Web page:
I remember during a class I was teaching at SFAI during the summer sessions, I invited him to come in as a guest speaker. I thought “I hope he stays on the subject, I hope he does a good job!” because I was married to him at the time (laughs). I told him what I wanted for the class. He would start with something I had suggested, and depending on the situation, took it out of where I thought it should go. He could go completely far out. I would never think he would even come back! And then he would come right back to the central question, and tie it all in. I found that to be something really special. I think he was great at that.
That was also the way he dealt with negative agitations, ego, or frustration. He would confront it but turn it into something positive. And that's what I think he did with his ‘actions’ like the multidisciplinary exhibition Other Sources: An American Essay (1976), the Sources of a Distinct Majority symposia series (1989 - mid-1990s), Worlds in Collision multi-part class/book/symposia/web project (1988 - 2005), and website-symposia art and oral history project Rehistoricizing the Time Around Abstract Expressionism (2010). He did so especially with these conversations about being left out, who deserves what, and who thought they were better than someone else, or all these things that were very raw. Some people were put off by it. They didn't want to be called racist or not-inclusive. Carlos found ways to include all the discord, but came up with the movement to find a way forward. Amazing.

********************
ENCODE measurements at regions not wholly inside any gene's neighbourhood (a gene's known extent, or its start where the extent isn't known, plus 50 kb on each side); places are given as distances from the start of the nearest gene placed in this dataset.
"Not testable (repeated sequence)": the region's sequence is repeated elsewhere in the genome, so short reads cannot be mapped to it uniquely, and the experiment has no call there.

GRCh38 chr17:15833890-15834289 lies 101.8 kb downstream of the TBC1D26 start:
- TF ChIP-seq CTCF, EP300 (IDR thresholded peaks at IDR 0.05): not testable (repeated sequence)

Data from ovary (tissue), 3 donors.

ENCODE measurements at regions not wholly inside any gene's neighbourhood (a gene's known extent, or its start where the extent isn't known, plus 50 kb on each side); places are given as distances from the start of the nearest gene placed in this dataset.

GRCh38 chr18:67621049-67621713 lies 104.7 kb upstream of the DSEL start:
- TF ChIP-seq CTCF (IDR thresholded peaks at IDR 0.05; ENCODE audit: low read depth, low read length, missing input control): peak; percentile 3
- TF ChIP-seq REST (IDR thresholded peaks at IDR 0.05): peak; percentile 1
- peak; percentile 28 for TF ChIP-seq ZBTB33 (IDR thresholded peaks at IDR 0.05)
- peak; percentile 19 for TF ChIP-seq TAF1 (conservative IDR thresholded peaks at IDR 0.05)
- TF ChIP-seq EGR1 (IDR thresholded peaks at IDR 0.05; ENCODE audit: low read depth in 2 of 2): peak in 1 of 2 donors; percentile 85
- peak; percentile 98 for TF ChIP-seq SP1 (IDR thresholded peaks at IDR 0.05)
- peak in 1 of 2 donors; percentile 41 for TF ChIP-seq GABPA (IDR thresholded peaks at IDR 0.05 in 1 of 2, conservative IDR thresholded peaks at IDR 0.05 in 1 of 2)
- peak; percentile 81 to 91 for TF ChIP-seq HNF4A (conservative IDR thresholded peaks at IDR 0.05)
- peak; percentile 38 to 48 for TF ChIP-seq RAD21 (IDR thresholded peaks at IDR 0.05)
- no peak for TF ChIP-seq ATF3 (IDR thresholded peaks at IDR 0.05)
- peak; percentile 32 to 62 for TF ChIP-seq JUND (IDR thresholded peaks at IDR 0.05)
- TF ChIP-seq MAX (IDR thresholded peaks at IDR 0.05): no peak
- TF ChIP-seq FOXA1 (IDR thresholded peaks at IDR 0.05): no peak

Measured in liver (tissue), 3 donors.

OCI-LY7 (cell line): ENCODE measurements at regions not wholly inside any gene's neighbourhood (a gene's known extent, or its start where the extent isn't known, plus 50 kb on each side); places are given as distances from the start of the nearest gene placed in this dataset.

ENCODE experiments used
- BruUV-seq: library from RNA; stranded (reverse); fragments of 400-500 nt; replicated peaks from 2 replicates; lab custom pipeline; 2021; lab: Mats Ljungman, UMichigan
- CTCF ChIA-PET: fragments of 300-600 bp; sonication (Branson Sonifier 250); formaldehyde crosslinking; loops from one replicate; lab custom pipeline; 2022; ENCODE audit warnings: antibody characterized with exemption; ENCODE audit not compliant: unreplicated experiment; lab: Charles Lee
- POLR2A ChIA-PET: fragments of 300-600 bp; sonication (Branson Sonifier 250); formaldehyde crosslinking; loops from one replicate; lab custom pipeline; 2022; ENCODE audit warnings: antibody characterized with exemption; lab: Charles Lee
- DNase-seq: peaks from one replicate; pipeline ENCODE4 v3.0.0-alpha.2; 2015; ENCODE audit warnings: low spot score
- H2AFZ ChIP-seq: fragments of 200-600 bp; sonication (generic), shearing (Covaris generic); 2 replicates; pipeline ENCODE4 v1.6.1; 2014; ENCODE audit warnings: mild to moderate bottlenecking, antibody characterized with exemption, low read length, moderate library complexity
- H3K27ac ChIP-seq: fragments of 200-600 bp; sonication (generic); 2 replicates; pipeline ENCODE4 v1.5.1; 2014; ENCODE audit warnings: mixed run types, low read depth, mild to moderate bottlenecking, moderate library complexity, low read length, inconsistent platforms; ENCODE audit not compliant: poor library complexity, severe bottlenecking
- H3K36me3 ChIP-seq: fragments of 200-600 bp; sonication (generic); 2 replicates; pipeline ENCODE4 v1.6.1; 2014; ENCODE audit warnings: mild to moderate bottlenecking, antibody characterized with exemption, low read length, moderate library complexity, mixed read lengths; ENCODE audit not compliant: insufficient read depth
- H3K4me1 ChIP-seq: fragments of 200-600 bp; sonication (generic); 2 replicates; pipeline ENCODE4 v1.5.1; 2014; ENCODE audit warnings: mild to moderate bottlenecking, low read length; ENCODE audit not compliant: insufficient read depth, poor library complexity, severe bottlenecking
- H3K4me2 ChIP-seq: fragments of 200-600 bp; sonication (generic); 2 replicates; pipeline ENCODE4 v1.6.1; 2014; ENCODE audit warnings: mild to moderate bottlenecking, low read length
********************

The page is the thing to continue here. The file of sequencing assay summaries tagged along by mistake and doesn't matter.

SR: Mary, why do you think it's important for people to see Carlos' work? And why now?